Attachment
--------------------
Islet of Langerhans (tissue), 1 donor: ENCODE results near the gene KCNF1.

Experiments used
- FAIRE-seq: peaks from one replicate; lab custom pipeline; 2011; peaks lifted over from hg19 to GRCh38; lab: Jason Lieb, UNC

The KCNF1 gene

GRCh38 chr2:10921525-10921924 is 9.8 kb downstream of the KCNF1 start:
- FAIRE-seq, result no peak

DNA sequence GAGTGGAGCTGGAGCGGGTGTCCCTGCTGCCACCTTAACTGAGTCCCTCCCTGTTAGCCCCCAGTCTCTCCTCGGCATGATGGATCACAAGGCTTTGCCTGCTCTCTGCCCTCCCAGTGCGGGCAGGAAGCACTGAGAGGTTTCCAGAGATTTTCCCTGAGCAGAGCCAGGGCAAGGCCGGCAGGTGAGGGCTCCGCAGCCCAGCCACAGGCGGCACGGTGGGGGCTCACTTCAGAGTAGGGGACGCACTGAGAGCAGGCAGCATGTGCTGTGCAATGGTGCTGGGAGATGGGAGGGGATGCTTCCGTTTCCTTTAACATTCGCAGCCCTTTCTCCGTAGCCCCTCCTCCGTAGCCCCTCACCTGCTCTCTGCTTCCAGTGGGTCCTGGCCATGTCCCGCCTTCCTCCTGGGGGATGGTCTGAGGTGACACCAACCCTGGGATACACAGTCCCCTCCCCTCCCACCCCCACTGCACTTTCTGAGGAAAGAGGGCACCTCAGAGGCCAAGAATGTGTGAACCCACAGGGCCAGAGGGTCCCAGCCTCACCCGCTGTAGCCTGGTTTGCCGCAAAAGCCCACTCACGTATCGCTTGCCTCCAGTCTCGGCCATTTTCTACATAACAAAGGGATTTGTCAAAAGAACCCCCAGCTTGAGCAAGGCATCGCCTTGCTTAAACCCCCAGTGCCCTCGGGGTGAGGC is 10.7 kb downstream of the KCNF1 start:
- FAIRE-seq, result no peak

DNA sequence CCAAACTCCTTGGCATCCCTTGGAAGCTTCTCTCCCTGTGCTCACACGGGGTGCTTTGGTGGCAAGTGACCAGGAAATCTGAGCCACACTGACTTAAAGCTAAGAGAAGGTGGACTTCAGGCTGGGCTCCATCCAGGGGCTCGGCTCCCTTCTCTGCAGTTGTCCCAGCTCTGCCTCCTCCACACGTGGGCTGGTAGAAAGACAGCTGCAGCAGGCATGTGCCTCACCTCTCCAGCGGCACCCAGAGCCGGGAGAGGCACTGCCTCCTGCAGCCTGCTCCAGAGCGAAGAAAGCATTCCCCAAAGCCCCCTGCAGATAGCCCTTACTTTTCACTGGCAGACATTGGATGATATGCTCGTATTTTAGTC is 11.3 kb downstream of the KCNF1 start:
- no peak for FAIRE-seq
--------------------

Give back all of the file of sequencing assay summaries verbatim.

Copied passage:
Islet of Langerhans (tissue), 1 donor: ENCODE results near the gene KCNF1.

Experiments used
- FAIRE-seq: peaks from one replicate; lab custom pipeline; 2011; peaks lifted over from hg19 to GRCh38; lab: Jason Lieb, UNC

The KCNF1 gene

GRCh38 chr2:10921525-10921924 is 9.8 kb downstream of the KCNF1 start:
- FAIRE-seq, result no peak

DNA sequence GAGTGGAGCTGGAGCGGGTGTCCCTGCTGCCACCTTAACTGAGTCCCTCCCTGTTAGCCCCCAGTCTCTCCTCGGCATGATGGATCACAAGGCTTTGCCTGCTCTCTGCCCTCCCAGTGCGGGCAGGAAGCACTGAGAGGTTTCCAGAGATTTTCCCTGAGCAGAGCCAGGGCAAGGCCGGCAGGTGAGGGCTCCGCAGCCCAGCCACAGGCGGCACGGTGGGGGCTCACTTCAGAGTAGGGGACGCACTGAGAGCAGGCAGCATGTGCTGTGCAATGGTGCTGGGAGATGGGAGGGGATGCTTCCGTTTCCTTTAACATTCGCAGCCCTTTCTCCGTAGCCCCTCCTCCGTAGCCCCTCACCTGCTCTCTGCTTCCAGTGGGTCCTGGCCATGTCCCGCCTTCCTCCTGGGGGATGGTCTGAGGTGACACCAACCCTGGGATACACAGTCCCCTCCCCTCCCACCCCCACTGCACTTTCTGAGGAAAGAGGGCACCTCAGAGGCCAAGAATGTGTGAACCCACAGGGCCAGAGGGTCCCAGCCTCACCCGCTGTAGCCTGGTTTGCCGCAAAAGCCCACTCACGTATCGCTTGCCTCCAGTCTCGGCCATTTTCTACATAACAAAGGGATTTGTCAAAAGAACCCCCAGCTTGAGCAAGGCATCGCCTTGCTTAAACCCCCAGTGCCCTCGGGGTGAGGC is 10.7 kb downstream of the KCNF1 start:
- FAIRE-seq, result no peak

DNA sequence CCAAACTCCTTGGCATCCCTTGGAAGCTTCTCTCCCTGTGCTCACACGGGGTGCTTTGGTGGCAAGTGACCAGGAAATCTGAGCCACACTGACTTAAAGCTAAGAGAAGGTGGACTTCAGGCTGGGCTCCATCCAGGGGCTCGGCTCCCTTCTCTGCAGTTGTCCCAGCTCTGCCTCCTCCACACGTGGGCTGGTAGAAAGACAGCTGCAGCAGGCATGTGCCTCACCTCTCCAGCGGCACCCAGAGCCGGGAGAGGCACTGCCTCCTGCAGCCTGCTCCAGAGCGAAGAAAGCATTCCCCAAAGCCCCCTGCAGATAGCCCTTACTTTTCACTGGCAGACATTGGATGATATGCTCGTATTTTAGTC is 11.3 kb downstream of the KCNF1 start:
- no peak for FAIRE-seq